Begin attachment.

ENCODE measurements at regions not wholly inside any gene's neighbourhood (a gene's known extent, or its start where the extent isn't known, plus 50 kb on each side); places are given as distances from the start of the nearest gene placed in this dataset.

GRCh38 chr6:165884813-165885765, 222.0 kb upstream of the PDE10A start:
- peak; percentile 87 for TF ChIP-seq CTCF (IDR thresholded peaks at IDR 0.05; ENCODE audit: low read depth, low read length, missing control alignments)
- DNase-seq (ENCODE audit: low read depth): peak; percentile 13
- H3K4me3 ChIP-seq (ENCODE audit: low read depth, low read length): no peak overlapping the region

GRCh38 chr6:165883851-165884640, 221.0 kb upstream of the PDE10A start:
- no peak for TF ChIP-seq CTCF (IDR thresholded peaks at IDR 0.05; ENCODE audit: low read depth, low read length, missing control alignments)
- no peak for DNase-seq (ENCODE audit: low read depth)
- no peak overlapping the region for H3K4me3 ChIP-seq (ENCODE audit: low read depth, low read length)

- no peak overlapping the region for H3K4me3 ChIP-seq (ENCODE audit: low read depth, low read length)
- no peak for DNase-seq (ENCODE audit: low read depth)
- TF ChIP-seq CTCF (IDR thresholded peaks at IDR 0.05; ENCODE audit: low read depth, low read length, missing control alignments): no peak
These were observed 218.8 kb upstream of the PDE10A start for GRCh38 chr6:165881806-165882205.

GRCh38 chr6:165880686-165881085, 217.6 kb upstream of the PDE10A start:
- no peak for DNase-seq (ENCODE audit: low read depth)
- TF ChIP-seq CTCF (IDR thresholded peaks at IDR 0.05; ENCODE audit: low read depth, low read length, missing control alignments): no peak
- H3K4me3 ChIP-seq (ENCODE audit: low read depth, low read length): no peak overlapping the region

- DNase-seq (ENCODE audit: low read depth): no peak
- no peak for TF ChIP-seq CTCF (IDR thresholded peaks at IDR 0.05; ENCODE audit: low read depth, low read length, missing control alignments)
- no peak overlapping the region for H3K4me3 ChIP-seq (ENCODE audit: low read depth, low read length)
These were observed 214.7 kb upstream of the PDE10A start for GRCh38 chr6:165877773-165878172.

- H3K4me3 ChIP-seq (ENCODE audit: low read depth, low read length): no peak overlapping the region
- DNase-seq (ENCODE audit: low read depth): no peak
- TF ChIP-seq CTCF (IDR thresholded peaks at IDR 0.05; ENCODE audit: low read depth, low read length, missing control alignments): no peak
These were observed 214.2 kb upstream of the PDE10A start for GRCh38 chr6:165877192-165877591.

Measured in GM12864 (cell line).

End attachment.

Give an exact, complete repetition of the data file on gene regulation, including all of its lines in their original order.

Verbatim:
ENCODE measurements at regions not wholly inside any gene's neighbourhood (a gene's known extent, or its start where the extent isn't known, plus 50 kb on each side); places are given as distances from the start of the nearest gene placed in this dataset.

GRCh38 chr6:165884813-165885765, 222.0 kb upstream of the PDE10A start:
- peak; percentile 87 for TF ChIP-seq CTCF (IDR thresholded peaks at IDR 0.05; ENCODE audit: low read depth, low read length, missing control alignments)
- DNase-seq (ENCODE audit: low read depth): peak; percentile 13
- H3K4me3 ChIP-seq (ENCODE audit: low read depth, low read length): no peak overlapping the region

GRCh38 chr6:165883851-165884640, 221.0 kb upstream of the PDE10A start:
- no peak for TF ChIP-seq CTCF (IDR thresholded peaks at IDR 0.05; ENCODE audit: low read depth, low read length, missing control alignments)
- no peak for DNase-seq (ENCODE audit: low read depth)
- no peak overlapping the region for H3K4me3 ChIP-seq (ENCODE audit: low read depth, low read length)

- no peak overlapping the region for H3K4me3 ChIP-seq (ENCODE audit: low read depth, low read length)
- no peak for DNase-seq (ENCODE audit: low read depth)
- TF ChIP-seq CTCF (IDR thresholded peaks at IDR 0.05; ENCODE audit: low read depth, low read length, missing control alignments): no peak
These were observed 218.8 kb upstream of the PDE10A start for GRCh38 chr6:165881806-165882205.

GRCh38 chr6:165880686-165881085, 217.6 kb upstream of the PDE10A start:
- no peak for DNase-seq (ENCODE audit: low read depth)
- TF ChIP-seq CTCF (IDR thresholded peaks at IDR 0.05; ENCODE audit: low read depth, low read length, missing control alignments): no peak
- H3K4me3 ChIP-seq (ENCODE audit: low read depth, low read length): no peak overlapping the region

- DNase-seq (ENCODE audit: low read depth): no peak
- no peak for TF ChIP-seq CTCF (IDR thresholded peaks at IDR 0.05; ENCODE audit: low read depth, low read length, missing control alignments)
- no peak overlapping the region for H3K4me3 ChIP-seq (ENCODE audit: low read depth, low read length)
These were observed 214.7 kb upstream of the PDE10A start for GRCh38 chr6:165877773-165878172.

- H3K4me3 ChIP-seq (ENCODE audit: low read depth, low read length): no peak overlapping the region
- DNase-seq (ENCODE audit: low read depth): no peak
- TF ChIP-seq CTCF (IDR thresholded peaks at IDR 0.05; ENCODE audit: low read depth, low read length, missing control alignments): no peak
These were observed 214.2 kb upstream of the PDE10A start for GRCh38 chr6:165877192-165877591.

Measured in GM12864 (cell line).